HomeMedical SpecialtiesDiagnosticResearchers adapt MRI technology to image salt within the kidneys

Researchers adapt MRI technology to image salt within the kidneys

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Research technology could improve care for patients with kidney disease

By Celine Zadorsky

In a newly published study, scientists at Lawson Health Research Institute have adapted PET/MRI technology to accurately image salt within the kidneys of patients with kidney disease.

“Salt is very difficult to image in an MRI because the signal is much weaker than water,” explains Dr. Christopher McIntyre, Lawson Scientist and Nephrologist at London Health Sciences Centre (LHSC). “We wanted to find a way to look at the fundamental role of the kidney in getting rid of salt and water by using a functional MRI.”


Imaging salt within the kidneys has never been accurately accomplished in patients with kidney disease, but Dr. McIntyre and his team developed new technology and software that was adaptable to a PET/MRI machine at St. Joseph’s Health Care London. The new technology allowed the machine to image salt and water levels within the kidney.

“Salt within the kidneys have only been imaged in pre-clinical models, and low weight, healthy volunteers,” says Dr. McIntyre. “Since the kidney is further away from the MRI coils, and the organ moves when a person breathes, it is definitely very hard to image.”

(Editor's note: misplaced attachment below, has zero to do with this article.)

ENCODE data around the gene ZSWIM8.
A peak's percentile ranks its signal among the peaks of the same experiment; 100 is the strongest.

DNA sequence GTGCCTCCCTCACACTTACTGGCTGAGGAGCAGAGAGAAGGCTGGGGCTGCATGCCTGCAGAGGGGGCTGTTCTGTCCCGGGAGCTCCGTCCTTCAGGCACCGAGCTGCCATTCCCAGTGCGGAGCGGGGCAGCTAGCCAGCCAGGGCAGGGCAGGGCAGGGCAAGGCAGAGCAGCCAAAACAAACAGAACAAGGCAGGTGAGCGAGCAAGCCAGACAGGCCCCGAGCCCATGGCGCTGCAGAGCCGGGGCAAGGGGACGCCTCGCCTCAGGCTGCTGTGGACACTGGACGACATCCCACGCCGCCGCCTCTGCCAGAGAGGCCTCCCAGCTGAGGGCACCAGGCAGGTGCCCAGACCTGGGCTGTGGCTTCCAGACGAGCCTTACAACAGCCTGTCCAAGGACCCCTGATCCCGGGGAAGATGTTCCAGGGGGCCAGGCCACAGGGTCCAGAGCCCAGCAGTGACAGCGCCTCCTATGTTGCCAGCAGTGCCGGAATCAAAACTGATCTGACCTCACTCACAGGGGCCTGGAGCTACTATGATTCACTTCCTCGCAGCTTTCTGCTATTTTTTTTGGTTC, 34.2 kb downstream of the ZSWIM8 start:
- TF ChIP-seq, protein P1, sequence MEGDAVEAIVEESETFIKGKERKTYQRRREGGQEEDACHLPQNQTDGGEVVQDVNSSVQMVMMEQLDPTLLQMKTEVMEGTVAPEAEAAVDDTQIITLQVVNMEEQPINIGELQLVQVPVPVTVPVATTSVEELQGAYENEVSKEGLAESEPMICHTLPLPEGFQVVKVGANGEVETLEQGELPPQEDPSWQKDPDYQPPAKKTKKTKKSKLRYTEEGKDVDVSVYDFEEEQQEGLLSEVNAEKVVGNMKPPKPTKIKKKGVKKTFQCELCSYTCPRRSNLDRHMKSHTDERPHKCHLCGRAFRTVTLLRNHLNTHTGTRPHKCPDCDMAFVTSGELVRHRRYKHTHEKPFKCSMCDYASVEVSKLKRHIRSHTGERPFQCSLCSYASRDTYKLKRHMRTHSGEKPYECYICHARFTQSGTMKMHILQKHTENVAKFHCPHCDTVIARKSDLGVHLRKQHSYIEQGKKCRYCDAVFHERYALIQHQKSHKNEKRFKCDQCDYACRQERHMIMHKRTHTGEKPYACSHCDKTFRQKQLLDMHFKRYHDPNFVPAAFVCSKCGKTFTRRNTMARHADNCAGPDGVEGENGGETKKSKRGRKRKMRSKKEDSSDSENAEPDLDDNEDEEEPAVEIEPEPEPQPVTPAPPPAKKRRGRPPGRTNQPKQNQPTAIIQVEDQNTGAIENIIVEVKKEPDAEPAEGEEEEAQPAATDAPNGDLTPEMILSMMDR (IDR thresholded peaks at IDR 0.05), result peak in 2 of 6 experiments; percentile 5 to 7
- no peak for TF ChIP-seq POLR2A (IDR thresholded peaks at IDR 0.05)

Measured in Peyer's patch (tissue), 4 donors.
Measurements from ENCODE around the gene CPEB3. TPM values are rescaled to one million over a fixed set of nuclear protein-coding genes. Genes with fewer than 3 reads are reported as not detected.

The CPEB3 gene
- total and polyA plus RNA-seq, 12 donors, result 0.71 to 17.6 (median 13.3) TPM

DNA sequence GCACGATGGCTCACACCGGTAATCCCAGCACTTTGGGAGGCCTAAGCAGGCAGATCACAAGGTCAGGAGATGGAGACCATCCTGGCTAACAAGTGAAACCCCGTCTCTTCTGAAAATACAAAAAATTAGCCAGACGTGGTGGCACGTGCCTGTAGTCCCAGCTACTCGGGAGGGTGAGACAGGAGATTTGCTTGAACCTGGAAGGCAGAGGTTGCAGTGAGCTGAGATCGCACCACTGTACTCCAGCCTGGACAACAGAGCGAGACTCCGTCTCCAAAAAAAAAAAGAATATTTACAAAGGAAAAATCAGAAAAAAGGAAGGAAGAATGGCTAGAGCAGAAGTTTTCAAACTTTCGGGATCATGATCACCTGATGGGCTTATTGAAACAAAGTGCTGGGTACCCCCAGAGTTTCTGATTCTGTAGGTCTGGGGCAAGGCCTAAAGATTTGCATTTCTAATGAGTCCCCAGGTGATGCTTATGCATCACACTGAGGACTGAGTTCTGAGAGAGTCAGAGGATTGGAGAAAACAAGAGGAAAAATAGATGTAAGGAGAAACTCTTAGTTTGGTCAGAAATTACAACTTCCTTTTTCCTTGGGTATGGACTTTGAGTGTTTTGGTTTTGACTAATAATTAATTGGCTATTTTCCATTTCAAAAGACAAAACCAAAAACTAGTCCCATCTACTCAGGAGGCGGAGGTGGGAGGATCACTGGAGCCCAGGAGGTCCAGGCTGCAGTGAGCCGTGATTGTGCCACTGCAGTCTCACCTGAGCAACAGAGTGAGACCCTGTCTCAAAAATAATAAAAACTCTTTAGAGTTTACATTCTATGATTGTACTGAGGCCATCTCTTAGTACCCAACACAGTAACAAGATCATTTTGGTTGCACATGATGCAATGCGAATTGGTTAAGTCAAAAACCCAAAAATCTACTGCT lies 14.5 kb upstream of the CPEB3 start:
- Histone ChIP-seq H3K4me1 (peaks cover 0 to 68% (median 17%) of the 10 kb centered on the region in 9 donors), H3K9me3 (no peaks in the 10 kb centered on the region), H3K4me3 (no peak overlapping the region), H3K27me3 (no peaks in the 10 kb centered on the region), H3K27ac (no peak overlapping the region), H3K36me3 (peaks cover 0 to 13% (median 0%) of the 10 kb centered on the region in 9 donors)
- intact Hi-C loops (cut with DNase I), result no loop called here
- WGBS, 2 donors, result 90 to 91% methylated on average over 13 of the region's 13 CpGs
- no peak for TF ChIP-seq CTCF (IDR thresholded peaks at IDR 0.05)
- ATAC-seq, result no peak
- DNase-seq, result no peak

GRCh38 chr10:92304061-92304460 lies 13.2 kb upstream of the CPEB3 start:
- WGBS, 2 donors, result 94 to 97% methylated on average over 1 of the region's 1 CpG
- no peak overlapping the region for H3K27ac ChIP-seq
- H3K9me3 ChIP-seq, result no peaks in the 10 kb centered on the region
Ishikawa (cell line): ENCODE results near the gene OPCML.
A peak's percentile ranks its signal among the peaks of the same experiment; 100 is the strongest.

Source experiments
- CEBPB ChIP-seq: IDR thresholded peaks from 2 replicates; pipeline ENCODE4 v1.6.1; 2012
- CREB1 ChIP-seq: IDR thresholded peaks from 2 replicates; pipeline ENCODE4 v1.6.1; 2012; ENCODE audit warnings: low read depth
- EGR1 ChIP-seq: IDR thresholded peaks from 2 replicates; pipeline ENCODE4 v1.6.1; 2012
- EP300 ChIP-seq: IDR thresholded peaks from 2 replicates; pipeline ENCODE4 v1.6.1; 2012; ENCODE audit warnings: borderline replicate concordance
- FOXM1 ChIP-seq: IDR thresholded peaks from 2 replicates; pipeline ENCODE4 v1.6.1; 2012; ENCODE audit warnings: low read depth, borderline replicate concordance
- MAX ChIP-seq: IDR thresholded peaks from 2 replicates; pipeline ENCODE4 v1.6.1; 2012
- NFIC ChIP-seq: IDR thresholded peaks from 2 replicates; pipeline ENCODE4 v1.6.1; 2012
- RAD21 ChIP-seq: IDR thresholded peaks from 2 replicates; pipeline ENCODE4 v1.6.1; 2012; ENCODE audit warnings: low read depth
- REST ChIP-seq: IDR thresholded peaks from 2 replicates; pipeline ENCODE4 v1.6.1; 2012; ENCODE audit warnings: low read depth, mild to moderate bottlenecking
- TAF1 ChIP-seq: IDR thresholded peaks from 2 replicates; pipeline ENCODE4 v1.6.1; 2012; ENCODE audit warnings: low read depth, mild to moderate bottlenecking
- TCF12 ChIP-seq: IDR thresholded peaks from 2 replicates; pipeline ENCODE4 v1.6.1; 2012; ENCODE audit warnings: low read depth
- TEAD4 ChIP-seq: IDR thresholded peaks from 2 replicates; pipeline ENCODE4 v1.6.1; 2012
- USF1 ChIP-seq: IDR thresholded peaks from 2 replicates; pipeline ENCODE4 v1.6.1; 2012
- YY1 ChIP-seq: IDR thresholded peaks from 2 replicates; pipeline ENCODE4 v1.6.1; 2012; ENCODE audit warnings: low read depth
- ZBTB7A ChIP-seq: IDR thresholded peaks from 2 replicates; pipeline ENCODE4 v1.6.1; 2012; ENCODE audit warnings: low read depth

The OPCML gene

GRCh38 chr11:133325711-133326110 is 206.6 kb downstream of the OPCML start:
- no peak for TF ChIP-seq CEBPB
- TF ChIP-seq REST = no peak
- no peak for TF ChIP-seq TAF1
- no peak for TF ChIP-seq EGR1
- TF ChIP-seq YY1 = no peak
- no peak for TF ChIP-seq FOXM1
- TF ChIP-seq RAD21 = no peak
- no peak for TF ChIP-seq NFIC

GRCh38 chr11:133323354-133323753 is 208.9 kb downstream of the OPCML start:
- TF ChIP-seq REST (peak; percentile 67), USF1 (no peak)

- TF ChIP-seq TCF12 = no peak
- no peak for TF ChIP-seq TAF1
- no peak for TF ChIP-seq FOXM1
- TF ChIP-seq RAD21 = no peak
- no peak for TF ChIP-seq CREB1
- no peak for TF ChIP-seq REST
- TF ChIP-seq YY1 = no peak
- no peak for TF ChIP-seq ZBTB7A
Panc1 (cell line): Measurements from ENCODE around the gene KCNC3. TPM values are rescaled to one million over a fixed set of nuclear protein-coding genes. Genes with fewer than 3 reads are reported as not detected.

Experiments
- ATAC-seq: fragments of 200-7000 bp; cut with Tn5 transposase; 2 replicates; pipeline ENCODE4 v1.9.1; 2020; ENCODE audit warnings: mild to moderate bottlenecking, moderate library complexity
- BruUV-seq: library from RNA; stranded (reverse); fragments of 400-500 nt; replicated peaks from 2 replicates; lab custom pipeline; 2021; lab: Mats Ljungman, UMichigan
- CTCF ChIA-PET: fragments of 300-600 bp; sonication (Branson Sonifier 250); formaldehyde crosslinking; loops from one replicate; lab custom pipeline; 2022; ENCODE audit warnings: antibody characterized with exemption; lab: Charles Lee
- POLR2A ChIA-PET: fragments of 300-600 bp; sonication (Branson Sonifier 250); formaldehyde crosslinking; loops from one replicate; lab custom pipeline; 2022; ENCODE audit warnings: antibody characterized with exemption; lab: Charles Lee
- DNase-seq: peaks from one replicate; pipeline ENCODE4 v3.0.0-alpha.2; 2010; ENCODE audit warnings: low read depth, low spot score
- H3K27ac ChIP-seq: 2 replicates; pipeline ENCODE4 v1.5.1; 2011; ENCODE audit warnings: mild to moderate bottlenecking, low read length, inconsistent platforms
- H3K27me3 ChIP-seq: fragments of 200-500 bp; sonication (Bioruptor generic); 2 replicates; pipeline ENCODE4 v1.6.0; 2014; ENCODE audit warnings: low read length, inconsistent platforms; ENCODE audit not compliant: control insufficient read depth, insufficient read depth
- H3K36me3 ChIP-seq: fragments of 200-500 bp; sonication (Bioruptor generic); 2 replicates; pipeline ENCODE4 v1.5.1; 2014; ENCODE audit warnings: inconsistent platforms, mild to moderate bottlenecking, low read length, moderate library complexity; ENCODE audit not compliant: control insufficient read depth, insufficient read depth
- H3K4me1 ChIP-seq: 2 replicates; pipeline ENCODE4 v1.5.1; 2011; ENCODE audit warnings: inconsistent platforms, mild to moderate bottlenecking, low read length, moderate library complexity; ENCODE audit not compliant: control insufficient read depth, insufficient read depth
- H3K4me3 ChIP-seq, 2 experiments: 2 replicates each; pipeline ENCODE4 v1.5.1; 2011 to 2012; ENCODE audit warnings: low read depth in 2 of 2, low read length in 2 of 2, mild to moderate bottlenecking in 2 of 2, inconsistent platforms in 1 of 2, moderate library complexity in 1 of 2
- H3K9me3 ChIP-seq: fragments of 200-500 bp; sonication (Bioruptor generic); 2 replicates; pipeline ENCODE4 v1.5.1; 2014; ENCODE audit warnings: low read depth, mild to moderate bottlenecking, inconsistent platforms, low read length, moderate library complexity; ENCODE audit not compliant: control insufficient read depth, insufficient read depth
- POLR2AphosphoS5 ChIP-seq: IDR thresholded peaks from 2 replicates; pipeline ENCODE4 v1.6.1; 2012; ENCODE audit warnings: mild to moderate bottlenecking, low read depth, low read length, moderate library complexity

This was the first study to use MRI to look at salt within the kidneys with a wide range of participant with different body types (10 healthy volunteers), as well as patients with kidney disease (five patients). The research team also imaged patients who had a combination of kidney disease and heart failure, because it is especially important for those patients specifically to be able to release salt and water as part of their treatments.

Currently clinicians rely on kidney biopsies to measure salt levels, but Dr. McIntyre says that method isn’t as accurate or effective as it could be.


“The problem is that the biopsies are painful, they have risks, and because it is a small sample of the kidney, we don’t get an accurate perspective of the kidney as a whole,” Dr. McIntyre explains.

The study, which is published in Radiology has now opened the door to new possibilities when it comes to clinical care for patients with kidney disease.

“Salt is very toxic in patients with kidney failure,” adds Dr. McIntyre. “This will now allow us to diagnose and manage both chronic and acute kidney disease. It is a significant step forward.”

The next steps for the research team will be to compare salt MRI’s to biopsies, while also examining potential new therapy developments.

“We are hoping we will have a higher degree of certainty moving forward to predict what will happen within the kidneys of these patients, with the possibility of using new targeted and effective treatments in the future,” notes Dr. McIntyre.

Celine Zadorsky is a Communications Consultant at Lawson Health Research Institute.


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